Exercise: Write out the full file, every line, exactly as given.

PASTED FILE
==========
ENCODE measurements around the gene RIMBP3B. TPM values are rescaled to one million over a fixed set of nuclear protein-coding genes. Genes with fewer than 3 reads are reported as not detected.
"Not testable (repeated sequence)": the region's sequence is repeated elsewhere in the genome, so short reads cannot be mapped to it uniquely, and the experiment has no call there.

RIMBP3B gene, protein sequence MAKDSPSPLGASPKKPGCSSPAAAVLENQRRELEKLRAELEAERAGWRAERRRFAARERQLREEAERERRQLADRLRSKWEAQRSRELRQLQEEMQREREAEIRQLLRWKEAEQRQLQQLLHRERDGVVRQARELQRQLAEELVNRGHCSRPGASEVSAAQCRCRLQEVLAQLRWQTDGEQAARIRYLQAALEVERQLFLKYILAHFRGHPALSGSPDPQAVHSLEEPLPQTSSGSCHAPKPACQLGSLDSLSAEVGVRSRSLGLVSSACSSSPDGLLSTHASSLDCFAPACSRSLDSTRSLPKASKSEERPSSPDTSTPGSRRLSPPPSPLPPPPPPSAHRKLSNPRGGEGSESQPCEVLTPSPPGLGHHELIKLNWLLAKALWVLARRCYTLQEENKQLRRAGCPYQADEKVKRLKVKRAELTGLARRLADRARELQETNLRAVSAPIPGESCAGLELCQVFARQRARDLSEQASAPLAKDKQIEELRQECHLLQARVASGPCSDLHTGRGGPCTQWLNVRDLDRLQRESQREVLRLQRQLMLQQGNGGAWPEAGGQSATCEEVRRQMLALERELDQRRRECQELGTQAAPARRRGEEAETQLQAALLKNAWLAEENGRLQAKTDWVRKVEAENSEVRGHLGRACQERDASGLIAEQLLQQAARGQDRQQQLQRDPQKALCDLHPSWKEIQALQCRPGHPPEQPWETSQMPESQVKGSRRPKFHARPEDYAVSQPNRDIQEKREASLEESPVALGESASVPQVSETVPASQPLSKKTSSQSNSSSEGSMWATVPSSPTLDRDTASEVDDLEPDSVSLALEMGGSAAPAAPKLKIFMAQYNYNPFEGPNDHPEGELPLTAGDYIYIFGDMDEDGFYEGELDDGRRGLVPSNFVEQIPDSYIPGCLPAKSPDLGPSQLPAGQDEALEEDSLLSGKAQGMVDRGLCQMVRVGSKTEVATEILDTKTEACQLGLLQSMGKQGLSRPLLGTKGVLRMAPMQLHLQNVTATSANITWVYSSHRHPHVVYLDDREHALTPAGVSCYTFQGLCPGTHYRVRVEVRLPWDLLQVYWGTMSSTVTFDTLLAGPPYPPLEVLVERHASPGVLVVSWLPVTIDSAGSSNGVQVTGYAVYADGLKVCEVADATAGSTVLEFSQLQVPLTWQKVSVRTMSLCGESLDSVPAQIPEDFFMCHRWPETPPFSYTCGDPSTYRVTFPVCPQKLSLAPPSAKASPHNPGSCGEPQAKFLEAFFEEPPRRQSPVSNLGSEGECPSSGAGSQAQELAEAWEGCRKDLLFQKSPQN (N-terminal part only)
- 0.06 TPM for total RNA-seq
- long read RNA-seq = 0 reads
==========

ENCODE measurements around the gene RIMBP3B. TPM values are rescaled to one million over a fixed set of nuclear protein-coding genes. Genes with fewer than 3 reads are reported as not detected.
"Not testable (repeated sequence)": the region's sequence is repeated elsewhere in the genome, so short reads cannot be mapped to it uniquely, and the experiment has no call there.

RIMBP3B gene, protein sequence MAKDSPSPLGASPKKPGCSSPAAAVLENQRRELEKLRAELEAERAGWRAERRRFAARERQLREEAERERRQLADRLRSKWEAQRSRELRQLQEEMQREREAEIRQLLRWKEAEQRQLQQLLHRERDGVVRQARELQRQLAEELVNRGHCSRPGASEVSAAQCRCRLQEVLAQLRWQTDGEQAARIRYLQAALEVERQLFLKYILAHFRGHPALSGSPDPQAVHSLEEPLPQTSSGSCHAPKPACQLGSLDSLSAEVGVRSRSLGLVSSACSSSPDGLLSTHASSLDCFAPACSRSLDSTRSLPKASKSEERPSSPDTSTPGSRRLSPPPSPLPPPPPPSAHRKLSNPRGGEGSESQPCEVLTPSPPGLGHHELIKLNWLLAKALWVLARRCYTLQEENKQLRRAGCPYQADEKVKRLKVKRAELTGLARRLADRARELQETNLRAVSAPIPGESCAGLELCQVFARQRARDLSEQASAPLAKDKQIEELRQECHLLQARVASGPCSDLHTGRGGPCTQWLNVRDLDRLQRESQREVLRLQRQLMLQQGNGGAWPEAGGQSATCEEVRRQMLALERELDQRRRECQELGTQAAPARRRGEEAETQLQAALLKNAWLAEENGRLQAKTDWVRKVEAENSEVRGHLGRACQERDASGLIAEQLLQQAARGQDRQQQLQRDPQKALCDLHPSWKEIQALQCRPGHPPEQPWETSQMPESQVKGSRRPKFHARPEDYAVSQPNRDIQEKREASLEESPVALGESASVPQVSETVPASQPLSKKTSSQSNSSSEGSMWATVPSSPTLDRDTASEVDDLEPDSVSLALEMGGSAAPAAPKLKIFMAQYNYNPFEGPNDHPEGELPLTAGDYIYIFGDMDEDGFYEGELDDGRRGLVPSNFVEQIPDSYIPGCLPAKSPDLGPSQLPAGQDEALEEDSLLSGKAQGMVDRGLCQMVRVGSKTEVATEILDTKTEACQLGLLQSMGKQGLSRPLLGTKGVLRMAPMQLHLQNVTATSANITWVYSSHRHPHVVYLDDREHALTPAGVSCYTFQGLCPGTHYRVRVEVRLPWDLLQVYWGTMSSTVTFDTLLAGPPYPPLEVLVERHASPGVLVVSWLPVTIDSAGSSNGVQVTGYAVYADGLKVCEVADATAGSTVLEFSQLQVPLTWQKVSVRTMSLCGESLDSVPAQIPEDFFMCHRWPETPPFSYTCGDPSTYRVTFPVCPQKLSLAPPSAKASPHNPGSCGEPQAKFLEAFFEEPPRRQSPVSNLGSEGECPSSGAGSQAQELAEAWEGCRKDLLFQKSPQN (N-terminal part only)
- 0.06 TPM for total RNA-seq
- long read RNA-seq = 0 reads